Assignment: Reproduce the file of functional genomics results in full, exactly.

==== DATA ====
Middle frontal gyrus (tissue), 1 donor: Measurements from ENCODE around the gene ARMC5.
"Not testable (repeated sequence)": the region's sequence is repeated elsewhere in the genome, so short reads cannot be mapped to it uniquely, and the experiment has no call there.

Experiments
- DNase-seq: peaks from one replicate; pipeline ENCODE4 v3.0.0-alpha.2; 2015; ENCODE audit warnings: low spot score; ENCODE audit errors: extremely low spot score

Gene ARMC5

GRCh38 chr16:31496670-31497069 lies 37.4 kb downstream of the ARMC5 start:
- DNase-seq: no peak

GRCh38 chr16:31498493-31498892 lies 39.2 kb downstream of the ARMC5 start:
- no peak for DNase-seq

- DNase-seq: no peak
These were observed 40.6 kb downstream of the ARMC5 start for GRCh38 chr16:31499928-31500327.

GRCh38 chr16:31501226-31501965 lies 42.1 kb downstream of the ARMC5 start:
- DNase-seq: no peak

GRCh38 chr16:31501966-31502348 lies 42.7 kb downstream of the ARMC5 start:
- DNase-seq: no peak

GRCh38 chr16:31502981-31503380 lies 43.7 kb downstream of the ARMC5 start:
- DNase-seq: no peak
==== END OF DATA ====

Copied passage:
Middle frontal gyrus (tissue), 1 donor: Measurements from ENCODE around the gene ARMC5.
"Not testable (repeated sequence)": the region's sequence is repeated elsewhere in the genome, so short reads cannot be mapped to it uniquely, and the experiment has no call there.

Experiments
- DNase-seq: peaks from one replicate; pipeline ENCODE4 v3.0.0-alpha.2; 2015; ENCODE audit warnings: low spot score; ENCODE audit errors: extremely low spot score

Gene ARMC5

GRCh38 chr16:31496670-31497069 lies 37.4 kb downstream of the ARMC5 start:
- DNase-seq: no peak

GRCh38 chr16:31498493-31498892 lies 39.2 kb downstream of the ARMC5 start:
- no peak for DNase-seq

- DNase-seq: no peak
These were observed 40.6 kb downstream of the ARMC5 start for GRCh38 chr16:31499928-31500327.

GRCh38 chr16:31501226-31501965 lies 42.1 kb downstream of the ARMC5 start:
- DNase-seq: no peak

GRCh38 chr16:31501966-31502348 lies 42.7 kb downstream of the ARMC5 start:
- DNase-seq: no peak

GRCh38 chr16:31502981-31503380 lies 43.7 kb downstream of the ARMC5 start:
- DNase-seq: no peak